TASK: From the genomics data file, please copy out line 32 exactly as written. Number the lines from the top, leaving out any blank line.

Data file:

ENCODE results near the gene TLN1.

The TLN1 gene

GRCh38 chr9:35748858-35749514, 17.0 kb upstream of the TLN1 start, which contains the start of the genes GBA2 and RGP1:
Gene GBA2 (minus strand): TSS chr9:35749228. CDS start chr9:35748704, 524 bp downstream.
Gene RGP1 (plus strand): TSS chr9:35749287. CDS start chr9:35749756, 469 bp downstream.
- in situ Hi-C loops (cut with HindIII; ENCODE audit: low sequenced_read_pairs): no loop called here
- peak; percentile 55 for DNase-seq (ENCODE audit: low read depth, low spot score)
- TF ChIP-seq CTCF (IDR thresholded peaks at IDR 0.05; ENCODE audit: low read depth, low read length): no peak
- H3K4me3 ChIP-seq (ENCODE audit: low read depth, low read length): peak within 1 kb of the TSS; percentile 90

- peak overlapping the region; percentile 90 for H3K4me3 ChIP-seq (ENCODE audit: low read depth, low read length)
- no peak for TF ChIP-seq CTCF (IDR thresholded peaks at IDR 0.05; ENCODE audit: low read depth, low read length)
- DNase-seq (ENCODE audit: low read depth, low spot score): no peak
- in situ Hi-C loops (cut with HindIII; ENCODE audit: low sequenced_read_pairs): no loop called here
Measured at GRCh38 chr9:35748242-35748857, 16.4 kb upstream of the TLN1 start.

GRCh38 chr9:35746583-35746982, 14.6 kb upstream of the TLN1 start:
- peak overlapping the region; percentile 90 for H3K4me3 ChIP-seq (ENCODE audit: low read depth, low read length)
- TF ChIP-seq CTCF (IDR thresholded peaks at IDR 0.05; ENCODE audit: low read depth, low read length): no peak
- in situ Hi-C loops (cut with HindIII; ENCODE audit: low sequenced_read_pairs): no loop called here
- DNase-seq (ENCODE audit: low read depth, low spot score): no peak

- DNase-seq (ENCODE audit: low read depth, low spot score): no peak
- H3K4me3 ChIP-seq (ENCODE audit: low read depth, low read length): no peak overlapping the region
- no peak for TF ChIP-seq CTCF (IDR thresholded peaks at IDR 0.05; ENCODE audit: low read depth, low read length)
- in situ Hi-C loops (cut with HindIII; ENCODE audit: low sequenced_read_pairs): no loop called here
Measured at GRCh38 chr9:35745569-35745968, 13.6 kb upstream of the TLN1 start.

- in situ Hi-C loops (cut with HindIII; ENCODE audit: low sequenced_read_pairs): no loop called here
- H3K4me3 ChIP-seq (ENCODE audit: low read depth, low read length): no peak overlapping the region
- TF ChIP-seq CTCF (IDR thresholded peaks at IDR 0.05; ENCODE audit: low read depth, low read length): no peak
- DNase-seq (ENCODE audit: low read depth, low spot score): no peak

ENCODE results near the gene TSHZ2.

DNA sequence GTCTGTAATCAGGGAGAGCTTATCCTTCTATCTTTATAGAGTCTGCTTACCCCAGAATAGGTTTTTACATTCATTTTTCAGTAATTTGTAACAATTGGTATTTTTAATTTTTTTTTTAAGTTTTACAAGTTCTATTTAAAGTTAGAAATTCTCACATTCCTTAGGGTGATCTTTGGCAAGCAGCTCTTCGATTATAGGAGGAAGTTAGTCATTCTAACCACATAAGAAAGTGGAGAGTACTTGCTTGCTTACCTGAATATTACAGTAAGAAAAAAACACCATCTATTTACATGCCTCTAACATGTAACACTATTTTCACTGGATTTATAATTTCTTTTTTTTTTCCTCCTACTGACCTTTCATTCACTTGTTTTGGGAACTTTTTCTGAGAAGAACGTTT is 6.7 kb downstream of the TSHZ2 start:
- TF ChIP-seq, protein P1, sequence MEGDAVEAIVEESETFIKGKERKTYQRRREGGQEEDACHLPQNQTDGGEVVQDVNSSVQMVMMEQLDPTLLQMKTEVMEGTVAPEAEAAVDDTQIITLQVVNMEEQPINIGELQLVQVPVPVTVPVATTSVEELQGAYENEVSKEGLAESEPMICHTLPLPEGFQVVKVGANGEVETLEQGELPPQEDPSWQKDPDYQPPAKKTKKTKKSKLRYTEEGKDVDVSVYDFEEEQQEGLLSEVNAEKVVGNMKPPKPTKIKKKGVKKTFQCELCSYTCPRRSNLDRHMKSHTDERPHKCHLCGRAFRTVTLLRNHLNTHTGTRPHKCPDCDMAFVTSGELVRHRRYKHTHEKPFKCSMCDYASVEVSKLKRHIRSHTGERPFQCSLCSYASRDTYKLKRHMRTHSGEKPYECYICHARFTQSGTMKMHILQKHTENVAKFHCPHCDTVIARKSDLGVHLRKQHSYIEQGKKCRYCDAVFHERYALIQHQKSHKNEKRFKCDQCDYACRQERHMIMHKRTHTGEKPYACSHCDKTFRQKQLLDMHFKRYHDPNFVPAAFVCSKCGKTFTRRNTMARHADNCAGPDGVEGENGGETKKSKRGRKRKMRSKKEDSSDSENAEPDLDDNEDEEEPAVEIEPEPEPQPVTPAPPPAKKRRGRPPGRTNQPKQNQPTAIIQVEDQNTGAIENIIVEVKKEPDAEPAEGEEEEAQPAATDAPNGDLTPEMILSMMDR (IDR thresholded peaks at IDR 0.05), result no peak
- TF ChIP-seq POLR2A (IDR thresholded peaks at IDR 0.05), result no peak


- TF ChIP-seq POLR2A (IDR thresholded peaks at IDR 0.05), result no peak